20 dogs adopted at Open House


By Meladi Brewer


GREENVILLE — The Darke County Animal Shelter, 5066 County Home Rd, Greenville., hosted an open house Saturday from noon to 3 p.m.

The event provided vaccinations and microchipping for dogs and cats by Dr. Gerber with Green Lawn Animal Clinic, free food and drinks donated by Winners Meats in Greenville, Ketering Locker Service in New Madison, Eikenberry’s in Greenville, and Rural King Greenville location, and a selection of 25 plus vendors.

At the event, the shelter had a $45 adoption fee on all adoption for dogs over one year of age. A total of five, one-year old or older dogs were adopted, and all 15 of the puppies were adopted as well. Shelter Director Robert Bair laughed and said the shelter put pictures of the adoptable puppies on Facebook in an attempt to make people come to the event.

“We put the puppies on Facebook last night around 5 o’clock after we closed, and this morning we had about 25,000 people that it had reached. It was kind of a ploy to get people out here, and it worked,” Bair said.

The Open House had something for all mammals alike. There was free food, door prizes, and even dog treats. Bair said everybody could have come out to the event and enjoyed all the vendors. Darke County parks even brought a snake and turtle for guests to enjoy.

“They say they want to come again next year if we have one, and that’s our plan to have it yearly,” Bair said.

Bair said the event is a way for the shelter to shed a positive light on the amenities the shelter provides for Darke County.

“Everybody remembers us from the olden days when everybody thought at the time all we did was euthanize dogs. Well maybe once upon a time, but since 2018 we have been considered a no kill establishment statistically and by definition,” Bair said.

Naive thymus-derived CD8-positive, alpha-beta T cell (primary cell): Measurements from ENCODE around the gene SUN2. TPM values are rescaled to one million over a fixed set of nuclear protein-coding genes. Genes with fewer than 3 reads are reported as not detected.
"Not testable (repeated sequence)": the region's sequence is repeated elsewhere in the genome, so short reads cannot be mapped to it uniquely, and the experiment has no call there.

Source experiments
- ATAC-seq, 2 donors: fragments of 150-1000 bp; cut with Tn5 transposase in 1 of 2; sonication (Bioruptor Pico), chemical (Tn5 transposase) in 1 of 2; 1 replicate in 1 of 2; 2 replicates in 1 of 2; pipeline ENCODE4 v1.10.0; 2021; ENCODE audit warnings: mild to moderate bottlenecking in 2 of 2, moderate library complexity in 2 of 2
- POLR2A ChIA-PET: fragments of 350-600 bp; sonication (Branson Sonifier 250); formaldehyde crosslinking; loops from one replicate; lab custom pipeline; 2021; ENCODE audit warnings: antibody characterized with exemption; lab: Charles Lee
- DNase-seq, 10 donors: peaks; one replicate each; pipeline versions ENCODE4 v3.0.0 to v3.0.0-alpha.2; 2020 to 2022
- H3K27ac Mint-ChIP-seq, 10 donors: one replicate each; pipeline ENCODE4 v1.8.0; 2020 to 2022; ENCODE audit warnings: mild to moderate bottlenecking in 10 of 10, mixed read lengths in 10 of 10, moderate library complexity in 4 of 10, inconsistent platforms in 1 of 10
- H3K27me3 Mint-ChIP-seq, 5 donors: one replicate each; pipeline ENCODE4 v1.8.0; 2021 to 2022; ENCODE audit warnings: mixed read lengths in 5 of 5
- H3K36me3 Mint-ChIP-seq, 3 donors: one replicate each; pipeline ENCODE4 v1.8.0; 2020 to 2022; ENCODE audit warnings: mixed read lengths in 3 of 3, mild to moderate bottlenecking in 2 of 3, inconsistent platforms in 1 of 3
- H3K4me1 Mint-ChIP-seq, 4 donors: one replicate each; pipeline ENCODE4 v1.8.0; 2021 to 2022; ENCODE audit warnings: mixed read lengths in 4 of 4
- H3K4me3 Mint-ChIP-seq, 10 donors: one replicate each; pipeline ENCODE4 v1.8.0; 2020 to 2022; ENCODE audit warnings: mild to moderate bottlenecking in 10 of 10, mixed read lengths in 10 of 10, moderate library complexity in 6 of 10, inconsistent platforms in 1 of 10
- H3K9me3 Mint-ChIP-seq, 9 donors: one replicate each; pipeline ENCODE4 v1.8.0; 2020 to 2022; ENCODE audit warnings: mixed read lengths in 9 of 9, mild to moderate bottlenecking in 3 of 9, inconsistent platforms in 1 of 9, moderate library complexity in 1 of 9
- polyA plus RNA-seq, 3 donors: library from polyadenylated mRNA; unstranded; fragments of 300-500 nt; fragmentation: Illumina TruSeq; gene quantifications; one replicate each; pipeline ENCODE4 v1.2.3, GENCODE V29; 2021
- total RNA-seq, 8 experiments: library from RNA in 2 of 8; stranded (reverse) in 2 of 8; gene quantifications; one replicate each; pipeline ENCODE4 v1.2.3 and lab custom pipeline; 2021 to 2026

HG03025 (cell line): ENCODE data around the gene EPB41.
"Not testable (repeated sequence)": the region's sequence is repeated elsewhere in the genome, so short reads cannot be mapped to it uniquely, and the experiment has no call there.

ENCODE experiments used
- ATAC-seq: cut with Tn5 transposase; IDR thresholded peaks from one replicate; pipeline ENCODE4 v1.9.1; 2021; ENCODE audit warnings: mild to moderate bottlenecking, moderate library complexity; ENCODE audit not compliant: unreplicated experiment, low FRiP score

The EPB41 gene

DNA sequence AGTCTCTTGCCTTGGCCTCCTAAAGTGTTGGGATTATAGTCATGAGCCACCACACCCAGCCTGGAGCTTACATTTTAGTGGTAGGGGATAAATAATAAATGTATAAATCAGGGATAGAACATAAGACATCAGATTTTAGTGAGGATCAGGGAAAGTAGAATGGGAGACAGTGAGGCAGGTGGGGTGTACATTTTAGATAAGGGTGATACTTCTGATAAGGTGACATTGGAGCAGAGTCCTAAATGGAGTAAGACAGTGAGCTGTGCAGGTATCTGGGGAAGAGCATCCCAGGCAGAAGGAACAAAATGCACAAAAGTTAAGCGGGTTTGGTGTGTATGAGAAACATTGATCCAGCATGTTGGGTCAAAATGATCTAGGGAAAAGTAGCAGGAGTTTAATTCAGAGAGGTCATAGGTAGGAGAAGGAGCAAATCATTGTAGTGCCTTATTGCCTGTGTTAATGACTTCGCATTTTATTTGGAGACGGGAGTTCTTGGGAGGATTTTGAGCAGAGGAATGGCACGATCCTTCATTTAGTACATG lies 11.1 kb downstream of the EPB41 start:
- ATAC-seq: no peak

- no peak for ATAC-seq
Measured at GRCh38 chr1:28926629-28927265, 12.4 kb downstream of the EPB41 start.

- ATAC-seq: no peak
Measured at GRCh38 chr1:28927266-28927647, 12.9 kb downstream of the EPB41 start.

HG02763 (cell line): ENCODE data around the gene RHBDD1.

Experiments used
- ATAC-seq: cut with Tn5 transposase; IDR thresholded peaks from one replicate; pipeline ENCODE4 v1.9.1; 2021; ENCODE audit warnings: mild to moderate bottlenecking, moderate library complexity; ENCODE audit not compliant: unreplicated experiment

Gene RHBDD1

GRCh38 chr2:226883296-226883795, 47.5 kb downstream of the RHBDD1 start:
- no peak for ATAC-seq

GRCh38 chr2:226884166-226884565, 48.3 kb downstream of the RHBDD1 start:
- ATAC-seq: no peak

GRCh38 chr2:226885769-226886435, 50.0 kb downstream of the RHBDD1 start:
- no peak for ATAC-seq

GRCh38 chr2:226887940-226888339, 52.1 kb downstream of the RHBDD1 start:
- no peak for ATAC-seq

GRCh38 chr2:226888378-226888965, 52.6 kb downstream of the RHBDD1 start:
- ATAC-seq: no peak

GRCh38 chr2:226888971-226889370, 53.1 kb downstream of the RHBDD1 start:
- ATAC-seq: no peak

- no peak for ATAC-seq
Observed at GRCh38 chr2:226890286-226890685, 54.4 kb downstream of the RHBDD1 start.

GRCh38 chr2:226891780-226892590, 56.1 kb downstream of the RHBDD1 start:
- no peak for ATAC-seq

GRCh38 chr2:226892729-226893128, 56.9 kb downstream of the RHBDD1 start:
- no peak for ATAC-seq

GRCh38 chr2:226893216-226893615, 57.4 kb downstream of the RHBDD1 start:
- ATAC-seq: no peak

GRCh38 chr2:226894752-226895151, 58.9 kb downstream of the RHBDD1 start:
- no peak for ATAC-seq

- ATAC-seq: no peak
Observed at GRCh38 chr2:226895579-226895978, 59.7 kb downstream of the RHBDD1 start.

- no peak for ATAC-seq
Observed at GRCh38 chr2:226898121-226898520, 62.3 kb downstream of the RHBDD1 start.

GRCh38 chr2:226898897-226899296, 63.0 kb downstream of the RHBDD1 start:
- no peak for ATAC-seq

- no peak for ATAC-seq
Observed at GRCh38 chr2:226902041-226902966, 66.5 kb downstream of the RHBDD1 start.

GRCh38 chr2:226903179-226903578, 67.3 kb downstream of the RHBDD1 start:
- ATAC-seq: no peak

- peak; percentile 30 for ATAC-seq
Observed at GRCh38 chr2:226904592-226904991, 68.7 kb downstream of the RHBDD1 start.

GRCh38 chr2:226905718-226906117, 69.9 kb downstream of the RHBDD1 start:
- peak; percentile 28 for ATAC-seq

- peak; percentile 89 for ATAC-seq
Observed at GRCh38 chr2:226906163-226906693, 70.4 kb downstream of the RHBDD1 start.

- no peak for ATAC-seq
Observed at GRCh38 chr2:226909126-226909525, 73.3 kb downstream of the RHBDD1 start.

Bair added it was in part to law changes saying it used to be where if your dog bit someone then the dog warden is taking your dog to the shelter. Now, owners are able to quarantine their dog at home, thus resulting in less dogs being removed from their owners.

“Those are some of the things that we are trying to change people’s perception of us. We are not the bad people here. We are just trying to help everybody,” Bair said. “We are here to enforce the laws that are there to help neighbors be neighbors.”

The shelter strives to provide the best humane dog-control and care. Its mission is to provide the best possible chance of rehabilitation and re-homing of abandoned dogs as well as reuniting lost dogs with their owners.

“If your dog is out running around the county, please check with your local shelter first. Some people wait two, three, four, five days before doing anything. Just check with your shelter first because chances are we already picked it up,” Bair said.

There are a variety of services the shelter offers: enforcement of the Ohio Revised Code 9.55 dealing with dogs, they provide dogs for adoption, they provide public education, they accept owner surrendered dogs, and more. The shelter provides these services to the public, but they are not paid through the general tax fund. Most of their income comes from their dog licensing, shelter fees, and citations.

“If we didn’t care, we wouldn’t be here, and we care about all these animals,” Bair said.

Bair offered a special thank you to everyone involved with helping out with the event. He thanked all the donors, sponsors, and vendors for coming out and making the event one the public would enjoy, and he sent a special thank you out to the community for supporting the Darke County Animal Shelter.

To learn more about the shelter go to the web page at www.darkecountyanimalshelter.com or follow them on Facebook.

To contact Daily Advocate Reporter Meladi Brewer, email [email protected].

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